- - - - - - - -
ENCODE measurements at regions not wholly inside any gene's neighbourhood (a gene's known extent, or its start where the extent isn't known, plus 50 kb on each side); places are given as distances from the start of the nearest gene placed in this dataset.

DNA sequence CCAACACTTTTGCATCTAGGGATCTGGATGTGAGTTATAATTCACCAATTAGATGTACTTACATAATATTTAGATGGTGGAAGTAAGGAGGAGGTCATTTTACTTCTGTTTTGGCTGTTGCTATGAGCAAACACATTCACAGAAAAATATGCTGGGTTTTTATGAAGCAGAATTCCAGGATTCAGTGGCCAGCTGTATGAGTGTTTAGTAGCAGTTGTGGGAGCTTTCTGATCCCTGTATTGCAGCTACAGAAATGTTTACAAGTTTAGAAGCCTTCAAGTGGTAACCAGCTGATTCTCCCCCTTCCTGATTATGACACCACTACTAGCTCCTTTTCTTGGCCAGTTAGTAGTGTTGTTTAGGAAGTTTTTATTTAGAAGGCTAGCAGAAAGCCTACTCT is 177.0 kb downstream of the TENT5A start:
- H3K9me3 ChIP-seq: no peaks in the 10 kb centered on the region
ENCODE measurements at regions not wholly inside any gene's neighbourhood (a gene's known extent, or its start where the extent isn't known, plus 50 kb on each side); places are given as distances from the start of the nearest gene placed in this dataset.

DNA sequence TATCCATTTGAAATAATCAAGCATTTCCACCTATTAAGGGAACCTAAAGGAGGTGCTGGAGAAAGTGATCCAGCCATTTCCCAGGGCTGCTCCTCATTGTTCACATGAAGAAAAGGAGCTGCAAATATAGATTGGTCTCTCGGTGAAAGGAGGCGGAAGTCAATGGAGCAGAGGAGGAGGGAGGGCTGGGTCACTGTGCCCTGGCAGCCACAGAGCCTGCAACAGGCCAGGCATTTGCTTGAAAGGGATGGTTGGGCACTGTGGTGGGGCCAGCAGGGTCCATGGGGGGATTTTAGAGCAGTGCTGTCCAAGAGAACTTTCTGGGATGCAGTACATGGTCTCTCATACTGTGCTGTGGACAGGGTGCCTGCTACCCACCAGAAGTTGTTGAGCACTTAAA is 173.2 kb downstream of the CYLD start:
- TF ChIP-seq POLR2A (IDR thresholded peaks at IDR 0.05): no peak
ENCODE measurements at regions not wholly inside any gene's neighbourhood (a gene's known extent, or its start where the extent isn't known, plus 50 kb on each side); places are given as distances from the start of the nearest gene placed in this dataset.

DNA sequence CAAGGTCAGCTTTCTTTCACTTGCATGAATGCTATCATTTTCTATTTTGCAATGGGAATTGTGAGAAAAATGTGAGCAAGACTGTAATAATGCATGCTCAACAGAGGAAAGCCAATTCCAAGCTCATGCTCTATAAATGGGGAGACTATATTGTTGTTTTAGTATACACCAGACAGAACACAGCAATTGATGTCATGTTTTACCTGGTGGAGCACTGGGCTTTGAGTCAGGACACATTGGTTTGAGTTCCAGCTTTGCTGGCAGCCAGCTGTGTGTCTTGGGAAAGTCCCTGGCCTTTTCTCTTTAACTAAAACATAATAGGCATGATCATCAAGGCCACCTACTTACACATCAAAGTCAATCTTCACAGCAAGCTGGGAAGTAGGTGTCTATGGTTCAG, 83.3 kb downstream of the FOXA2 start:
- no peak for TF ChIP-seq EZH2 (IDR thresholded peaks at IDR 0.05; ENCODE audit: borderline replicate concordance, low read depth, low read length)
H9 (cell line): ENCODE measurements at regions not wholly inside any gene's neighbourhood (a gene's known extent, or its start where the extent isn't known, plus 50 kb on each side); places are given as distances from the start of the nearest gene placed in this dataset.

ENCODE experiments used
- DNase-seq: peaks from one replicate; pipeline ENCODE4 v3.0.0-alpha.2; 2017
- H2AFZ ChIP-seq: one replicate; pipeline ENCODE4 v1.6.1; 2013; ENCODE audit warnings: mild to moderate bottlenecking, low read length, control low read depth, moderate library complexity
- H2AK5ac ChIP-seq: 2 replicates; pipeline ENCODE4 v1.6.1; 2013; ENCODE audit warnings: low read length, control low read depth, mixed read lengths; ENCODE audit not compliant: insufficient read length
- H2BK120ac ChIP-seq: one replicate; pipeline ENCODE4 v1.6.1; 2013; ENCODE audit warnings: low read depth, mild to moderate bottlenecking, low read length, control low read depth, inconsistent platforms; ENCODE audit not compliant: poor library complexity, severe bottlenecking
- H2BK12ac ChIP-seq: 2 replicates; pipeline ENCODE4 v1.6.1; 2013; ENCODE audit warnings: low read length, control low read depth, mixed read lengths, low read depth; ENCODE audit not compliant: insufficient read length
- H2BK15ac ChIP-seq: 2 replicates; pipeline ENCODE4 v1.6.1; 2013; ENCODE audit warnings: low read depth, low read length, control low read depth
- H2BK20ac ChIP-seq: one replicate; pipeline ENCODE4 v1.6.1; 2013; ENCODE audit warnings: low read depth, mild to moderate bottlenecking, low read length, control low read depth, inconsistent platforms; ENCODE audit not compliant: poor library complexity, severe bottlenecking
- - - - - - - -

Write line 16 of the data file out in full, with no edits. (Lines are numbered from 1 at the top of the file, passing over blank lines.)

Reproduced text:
- H2BK12ac ChIP-seq: 2 replicates; pipeline ENCODE4 v1.6.1; 2013; ENCODE audit warnings: low read length, control low read depth, mixed read lengths, low read depth; ENCODE audit not compliant: insufficient read length